“We want to get as many kids as possible,” says Richardson.
Hitters will be asked to have an approach at the plate and not just be free swingers.
A brand new outdoor batting cage was recently installed at the Chargers’ on-campus field. Richardson’s wish list includes a new scoreboard and a new or remodeled press box.
“I’m excited,” says Richardson. “We lost eight seniors but return at least six everyday starters. We have a really good young freshman class. The ones showing up (at practices) are athletic and versatile.”
Richardson says he sees college baseball potential in Class of 2023’s Elijah Bacon and Winston Deel.
The coaching staff includes returnees Dave Shields, Mel Coyle and Jose Marmolejo.
Shields was on the staff when Richardson was a player.
“I respect his Baseball I.Q.,” says Richardson. “He’s like a father figure to the kids.”
Coyle doubles as a junior varsity coach and groundskeeper.
“He makes sure Charger baseball plays on a beautiful diamond,” says Richardson, who is also hoping to bring on two former college teammates.
Richardson seeks pitchers who get ahead in the count.
“We want to work low in the zone — inside and out,” says Richardson. “If you command two pitches, you can play around with a third and get hitters to chase.”
Looking at his 2023 season opener, Richardson is considering letting pitchers go one inning each to see what they’ve got and doing the same thing in Game 2.
“We want to figure out our rotation and relievers going into conference play and the end of the year,” says Richardson.
West Noble (enrollment around 720) is a member of the Northeast Corner Conference (with Angola, Central Noble, Churubusco, Eastside, Fairfield, Fremont, Garrett, Hamilton, Lakeland, Prairie Heights and Westview).
The Chargers are part of an IHSAA Class 3A sectional grouping in 2023 with East Noble, Fairfield, Lakeland, NorthWood and Wawasee. West Noble has won eight sectional titles — the last in 2006.
West Noble Little League (formerly Kimmel Baseball & Softball) prepares players for the high school. Greg Eash is WNLL board president for an organization which has traditionally fielded teams from T-Ball to 1/2 Pints (seventh and eighth graders).
“Greg Eash great coach for our feeder system,” says Richardson. “I’ve told my coaches we need to get down there and show our face to the youth.”

Waylon Richardson (West Noble High School Photo)
Waylon and Abby Richardson (West Noble High School Photo)
Waylon Richardson pitches for West Noble High School.
Waylon Richardson helped Kankakee (Ill.) Community College win the 2017 NJCAA Division II World Series.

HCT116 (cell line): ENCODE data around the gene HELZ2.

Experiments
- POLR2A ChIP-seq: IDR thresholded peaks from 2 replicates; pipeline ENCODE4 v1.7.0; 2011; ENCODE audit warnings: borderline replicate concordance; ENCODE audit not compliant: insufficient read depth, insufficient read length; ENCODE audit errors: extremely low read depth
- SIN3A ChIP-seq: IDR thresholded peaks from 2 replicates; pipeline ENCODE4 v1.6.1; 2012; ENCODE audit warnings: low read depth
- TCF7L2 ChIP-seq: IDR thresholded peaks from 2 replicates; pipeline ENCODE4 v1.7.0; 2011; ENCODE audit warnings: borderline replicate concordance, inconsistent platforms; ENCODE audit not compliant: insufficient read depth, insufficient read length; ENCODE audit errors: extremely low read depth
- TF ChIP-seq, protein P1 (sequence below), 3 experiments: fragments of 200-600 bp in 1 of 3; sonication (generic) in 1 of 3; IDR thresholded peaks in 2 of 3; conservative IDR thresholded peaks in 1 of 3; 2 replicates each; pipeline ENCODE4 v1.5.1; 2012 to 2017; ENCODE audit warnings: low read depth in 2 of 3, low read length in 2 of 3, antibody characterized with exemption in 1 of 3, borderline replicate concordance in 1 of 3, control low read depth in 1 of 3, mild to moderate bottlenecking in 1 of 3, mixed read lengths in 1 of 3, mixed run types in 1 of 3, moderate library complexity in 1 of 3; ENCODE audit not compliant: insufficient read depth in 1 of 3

Waylon Richardson was drafted by the Philadelphia Phillies and pitched briefly in the minors. (Four Seam Images)

Willard follows father as Eastside Blazers head coach

By STEVE KRAH
http://www.IndianaRBI.com

Eastside Junior/Senior High School athletics has been a big part of Cade Willard’s world all of his 23 years.
His parents — Aaron and Kerri Willard — have both been employed by DeKalb Eastern Community School District.
Cade played baseball and basketball for the Butler, Ind.-based Eastside Blazers — Jason Pierce for the first two years (2014 and 2015) and his father for the last two (2016 and 2017) on the diamond and Ryan Abbott on the hardwood.
A right-handed pitcher, Willard played three seasons at Purdue Fort Wayne (2019-21). He redshirted in 2018. He appeared in 92 games (all in relief) for the Mastodons. His head coach the last two seasons was Doug Schreiber.
“Throughout my career I’ve been blessed with good coaches,” says Willard.
Graduating in 2021 as a Business Management major and Marketing minor, Willard went to work at Eastside teaching Business and Computer Science and joined his father’s baseball coaching staff.
After an IHSAA Class 2A state runner-up finish in 2021, Eastside won another sectional title in 2022. The Kelly Green & White went 26-7 in ’21 and 21-8 in ’22.
Eastside (enrollment around 380) is a member of the Northeast Corner Conference (with Angola, Central Noble, Churubusco, Fairfield, Fremont, Garrett, Hamilton, Lakeland, Prairie Heights, West Noble and Westview).
The Blazers are part of an IHSAA Class 2A sectional grouping in 2023 with Central Noble, Churubusco, Prairie Heights, Westview and Whitko. Eastside has won seven sectional titles.
Aaron Willard was a North coach and Owen Willard — little brother of former volleyball/softball athlete Madison (Willard) Shelter (Class of 2014) and Cade — was the MVP at the Indiana High School Baseball Coaches Association North/South All-Star Series.
At the end of the season, Aaron Willard kept his athletic director tag but passed the head coaching baton to Cade.
His decision to pursue business or education and coaching was made during the COVID-19 pandemic.
“I grew up around Eastside my whole life,” says Cade. “It seemed right.